“I’m not letting my kids do [insert any activity here] alone! There are too many crazy people out there! Things are different now, and more dangerous!”

Do you find yourself thinking thoughts like this? Full of anxiety about the outside world, and how and what dangers are lurking in it that could threaten the safety and well-being of your children?

You’re not alone.

I spent years with my mind held hostage by irrational thoughts like these, and in doing so, inadvertently kept my children from experiencing many normal childhood experiences. Except these days, we actually don’t see them as “normal”. It’s become so rare for children to have unsupervised activities and alone time, that when we’re privy to seeing them be actual “free” children, to us it appears wrong and neglectful. We wrongly translate it as putting them at high risk for injury, death, kidnapping—and a whole host of other statistically nil things we’ve wound our mind into believing happen at a much higher rate than they actually do.

Why—when childhood is safer than ever before—do we believe in only potential horrors, and continue to smother our children? For starters, we live in a 24-hour news cycle, where our constant thirst for breaking news (especially something involving tragic and heart tugging events surrounding children) has reached an all time high, and media outlets are still quick to push stories that align with the potentially high viewer rating notion that “if it bleeds, it leads”.

And so, when the rarity of an accident involving a child occurs, it’s in our faces, our newsfeeds, our social media channels, all over the place, fueling the fires of anxiety and panic. After a decade of living day-to-day like this, it’s no wonder that when someone sees a child playing at a park alone, they feel the need to call the police—to protect that child from what they’ve seen and heard can “happen” to them.

This kind of panicked childhood culture had produced bubble-wrapped children, living in antiseptic worlds and being raised on the end of metaphorical leashes. And sadly, that is our new normal. Ironically it’s the opposite—and the much more healthy of the two, to raise children with no “leash” at all, and allow them to explore freely the world around them with little to no supervision. That kind of parenting—also known as free-range parenting, was first discussed in Lenore Skenazy’s controversial but best-selling book “Free-Range Kids, How to Raise Safe, Self-Reliant Children Without Going Nuts with Worry.” She was once coined “America’s Worst Parent” for allowing her then 9-year-old son ride the New York City subway without an adult. She has since become a pioneer of parenting with less supervision, helping anxious parents release their fears and embrace the freedom both their kids and themselves desperately need.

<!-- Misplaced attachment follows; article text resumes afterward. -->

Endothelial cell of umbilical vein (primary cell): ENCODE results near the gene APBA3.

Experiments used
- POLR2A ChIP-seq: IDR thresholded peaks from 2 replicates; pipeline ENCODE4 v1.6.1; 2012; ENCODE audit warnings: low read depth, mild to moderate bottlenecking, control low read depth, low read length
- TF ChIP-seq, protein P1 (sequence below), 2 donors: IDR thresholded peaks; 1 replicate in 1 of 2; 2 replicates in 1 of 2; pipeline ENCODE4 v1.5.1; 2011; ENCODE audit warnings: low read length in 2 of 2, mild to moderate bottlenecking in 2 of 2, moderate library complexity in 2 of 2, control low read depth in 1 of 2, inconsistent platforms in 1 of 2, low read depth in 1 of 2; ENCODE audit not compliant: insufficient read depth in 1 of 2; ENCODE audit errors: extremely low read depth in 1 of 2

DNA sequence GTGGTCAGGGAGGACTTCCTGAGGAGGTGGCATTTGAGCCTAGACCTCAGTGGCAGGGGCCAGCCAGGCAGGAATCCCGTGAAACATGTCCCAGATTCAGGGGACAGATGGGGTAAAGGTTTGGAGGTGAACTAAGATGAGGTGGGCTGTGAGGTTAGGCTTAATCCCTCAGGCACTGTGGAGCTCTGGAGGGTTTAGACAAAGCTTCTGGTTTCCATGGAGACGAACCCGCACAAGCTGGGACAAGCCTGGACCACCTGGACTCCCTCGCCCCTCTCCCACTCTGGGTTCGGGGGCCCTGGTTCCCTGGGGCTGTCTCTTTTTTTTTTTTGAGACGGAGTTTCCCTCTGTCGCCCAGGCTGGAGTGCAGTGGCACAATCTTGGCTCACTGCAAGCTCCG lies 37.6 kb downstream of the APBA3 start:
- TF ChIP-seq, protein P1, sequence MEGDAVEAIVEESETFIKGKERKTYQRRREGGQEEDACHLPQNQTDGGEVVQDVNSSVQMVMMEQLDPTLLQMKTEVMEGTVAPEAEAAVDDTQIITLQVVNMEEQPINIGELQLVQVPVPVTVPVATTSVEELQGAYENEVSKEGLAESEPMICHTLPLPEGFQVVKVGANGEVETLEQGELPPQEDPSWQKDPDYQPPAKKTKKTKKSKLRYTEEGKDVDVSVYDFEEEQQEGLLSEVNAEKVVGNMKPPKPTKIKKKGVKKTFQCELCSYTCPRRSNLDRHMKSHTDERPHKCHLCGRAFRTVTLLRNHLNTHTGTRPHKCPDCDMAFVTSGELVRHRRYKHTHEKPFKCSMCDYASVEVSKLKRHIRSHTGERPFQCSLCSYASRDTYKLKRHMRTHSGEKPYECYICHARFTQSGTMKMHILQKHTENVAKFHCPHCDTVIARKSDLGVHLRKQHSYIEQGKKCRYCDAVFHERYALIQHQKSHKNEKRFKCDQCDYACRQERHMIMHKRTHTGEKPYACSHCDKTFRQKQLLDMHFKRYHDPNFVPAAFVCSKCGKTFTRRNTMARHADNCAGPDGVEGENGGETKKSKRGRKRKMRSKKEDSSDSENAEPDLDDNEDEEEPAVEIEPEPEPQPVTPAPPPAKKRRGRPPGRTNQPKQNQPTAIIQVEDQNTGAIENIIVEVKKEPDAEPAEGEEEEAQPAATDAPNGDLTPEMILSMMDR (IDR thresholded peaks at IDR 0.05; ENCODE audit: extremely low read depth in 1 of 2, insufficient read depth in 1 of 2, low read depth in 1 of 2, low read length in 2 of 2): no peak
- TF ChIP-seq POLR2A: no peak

But how do we get to that point? To the point of being able to not allow the “what ifs” overtake our sensibilities, and to faithfully de-harness our children from our grip and release them to the world?

We do it like we do anything else that is new, difficult and challenging. We do it with baby steps, growing our confidence little by little, until the “What ifs” morph first into reactions made of  “Wows!” and then into reactions of nothing really, because your child’s newfound independence and confidence will have become a new normal. Knee-jerk hesitations and apprehensions about what your kid can and can’t do on his own (and what is potentially dangerous), will come with less frequency.

Are the baby steps easy? Hardly. They’re excruciatingly challenging, and you’ll be forced into experiencing feelings that will physically hurt. Your mama bear instincts will be put to the ultimate test, and you’ll be fighting hard the necessity of letting go, striving to keep them under your wing with the strongest of claws. But having the strength and faith to let your kids do more things alone, and allowing them to do and manage tasks at an age younger than what you (and society) think is appropriate, is one of the greatest gifts you can give to your children.

Being less afraid of the world, and modeling that to your children by way of allowing them to actually live in it without your fears, hovering presence, and insistence that it’s not safe out there, is an exercise in faith that mothers need to flex on a daily basis. By doing so, you’ll build up the emotional strength that’s going to be required of you to let them fully leave your nest when they grow into adults. And that kind of emotional strength is practically superhuman. Trust me. I’ve sent kids away to college. I know.

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Melissa Fenton

Melissa Fenton is a freelance writer, adjunct librarian, and St. Jude Children’s Research Hospital Awareness Ambassador. She writes at http://www.4boysmother.com/. Her writing can be found all over the internet, but her work is mostly on the dinner table.

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